If you’ve seen the movie, you’re sure to recognize many of the songs in The Little Mermaid including the classic “Part of Your World”. I will once again say that I always love the songs that are written specifically for the Broadway show and not in the movie version. Some of these are “Beyond My Wildest Dreams” (I just LOVE this piece and the staging in MVCCT’s show is perfect!), “If Only” (the quartet of this song is beautiful!), “Positoovity” (don’t forget Scuttle’s big moment!), and “The World Above” (I had tears in my eyes during this opening number because I was so proud of Nicole, our Ariel, and could really hear the growth in her voice).
The Little Mermaid is running through this upcoming Sunday, November 20th. Get your tickets now and take the whole family “Under The Sea”!
On Friday, November 4th, I saw the opening night performance and the youth production regional premiere of School of Rock at West Potomac High School. I had several students in the production that I coached for their auditions, which consisted of singing from Andrew Lloyd Webber’s score. We worked on extending our range into a balanced effortless high mix, eliminating vibrato, releasing notes (without cracking or pulling back or falling off), and switching between registers seamlessly.
Four things I learned from watching this production:
A. The role of Dewey is exhausting. The sheer amount of energy required for this role is astounding.
B. Singing strong and high (in both mix rock and legit) is difficult to master. I knew this one already, but seeing this show definitely reiterated it.
C. Becoming more than a triple threat and being able to also play an instrument is a huge component of this show for multiple characters! Doing this at the high school level is another awesome opportunity to hone skills that will benefit young performers in the professional theatre world.
D. The ensemble in School of Rock is great and there were some memorable moments within the ensemble! Kudos to Director Clark for utilizing the ensemble in interesting and notable ways.
Here is a video examining two short sections of musical theatre rock vocals and how to execute them!
The fall is here and I have students performing in productions all over town in lead, supporting, and ensemble roles. I’ll be writing about many of these shows over the next month, but have decided to start with a professional staged reading that I saw at Signature Theatre this October.
I am a strong advocate for new musical theatre, learning about new composers, new shows, and new repertoire. As I discover new material, I also develop opinions on these pieces. It may be apparent that a show needs a lot of work (re-writes, cuts, edits) before heading to a larger venue or it may be ready for something more and leave you (the audience member) excited about this new show. I always consider whether a show has something unique to offer our contemporary musical theatre world and whether the storyline is compelling.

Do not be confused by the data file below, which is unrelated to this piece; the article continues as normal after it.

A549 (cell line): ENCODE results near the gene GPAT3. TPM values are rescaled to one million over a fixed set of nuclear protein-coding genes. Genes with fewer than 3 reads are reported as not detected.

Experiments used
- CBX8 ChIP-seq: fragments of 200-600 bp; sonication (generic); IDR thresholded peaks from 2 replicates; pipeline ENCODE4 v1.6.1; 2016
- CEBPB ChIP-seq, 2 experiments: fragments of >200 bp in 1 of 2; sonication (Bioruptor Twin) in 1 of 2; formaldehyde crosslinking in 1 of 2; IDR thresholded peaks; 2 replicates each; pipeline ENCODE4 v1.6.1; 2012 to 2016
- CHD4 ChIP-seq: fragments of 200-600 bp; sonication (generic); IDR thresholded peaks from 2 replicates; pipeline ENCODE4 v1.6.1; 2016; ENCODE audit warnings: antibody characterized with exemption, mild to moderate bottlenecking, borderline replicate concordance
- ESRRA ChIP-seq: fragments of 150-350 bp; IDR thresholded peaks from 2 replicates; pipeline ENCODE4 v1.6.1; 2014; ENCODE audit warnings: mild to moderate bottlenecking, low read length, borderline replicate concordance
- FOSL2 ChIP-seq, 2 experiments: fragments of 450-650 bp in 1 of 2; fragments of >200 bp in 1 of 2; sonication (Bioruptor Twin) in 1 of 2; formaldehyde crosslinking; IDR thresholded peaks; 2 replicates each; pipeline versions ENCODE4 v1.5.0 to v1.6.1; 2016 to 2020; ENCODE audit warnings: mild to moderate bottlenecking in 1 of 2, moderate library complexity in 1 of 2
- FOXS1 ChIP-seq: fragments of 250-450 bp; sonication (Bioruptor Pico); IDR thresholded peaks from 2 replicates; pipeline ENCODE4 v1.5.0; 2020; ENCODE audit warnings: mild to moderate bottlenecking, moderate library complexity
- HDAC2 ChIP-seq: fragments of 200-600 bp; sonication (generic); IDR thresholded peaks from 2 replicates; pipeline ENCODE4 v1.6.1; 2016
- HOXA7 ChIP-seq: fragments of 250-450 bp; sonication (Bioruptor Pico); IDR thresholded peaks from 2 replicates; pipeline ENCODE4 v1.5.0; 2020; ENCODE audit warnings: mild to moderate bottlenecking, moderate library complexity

On October 22nd, I had the opportunity to see a staged reading of Light Years at Signature Theatre as part of their SigWorks: Musical Theater Lab. Watching a bare space with 6 actors sitting in chairs behind music stands in everyday clothes, I was captivated by these artists that brought this story to life through vocal inflections, pacing, and simply telling the story.
Robbie Schaefer, who wrote the book, music, and lyrics for this show, also performed the role of Older Robbie and played guitar (the main source of accompaniment with some piano). This was a brand-new show to me in every way. I did not know the composer or the story or even the style of music. The score had a folk influence and feel (and if any of my students were auditioning for this show, I would look beyond musical theatre and find a song that is folk or country). It was directed by Eric Schaeffer (a big name in the musical theatre biz) and the music was beautifully and seamlessly connected with the book.
This was my first experience with SigWorks and I can’t wait to see what is next. They are creating art and bringing to life new musical theatre works that need to be seen and heard. Being in this small audience on that Saturday afternoon was a joy and I soaked in every minute. Don’t be afraid to see a show just because you don’t know anything about it! It’s important to support new musical theatre and to be open to these new and exciting works of art.
I know firsthand how important it is as an artist and as a human being to continue to learn, grow, and never become complacent. I teach students of all ages and levels and I’m constantly encouraging them to seek out new repertoire, expand into different musical genres, and discover new meaning in each song. Sometimes I need to take my own advice.
This past Sunday, I had the opportunity to sing a solo with an awesome group of vocalists at Shaw’s Tavern in Washington, DC. My specific piece was recommended to me by the music director, Jill Parsons, and I had never heard of the song nor did I have the sheet music. I learned by listening to the lyrics and then using my own voice to tell the story.
In all honesty, I haven’t performed as a soloist very much since my twins were born and they’re now 21 months. Before this, I was performing professionally with several concerts, recordings, and shows a year. I felt really nervous at this performance. Looking back afterwards, this was silly and unnecessary; all of the singers in the program were welcoming and supportive. I jumped into my song quickly (could have taken 2 more measures), rushed a few phrases, and made a skip in lyrics (thankfully, Jill gracefully followed me on piano so the audience wasn’t aware). I would have performed better if I had just relaxed, told my story, and found the joy in this awesome singing opportunity. It was a learning experience for me; a strong wake up call that I need to do just want I propel my students to do and enjoy the journey!
I thought I would share a home rehearsal of the new musical theatre song that I sang at this event. Here’s “A Man In Mind” from The Route to Happiness: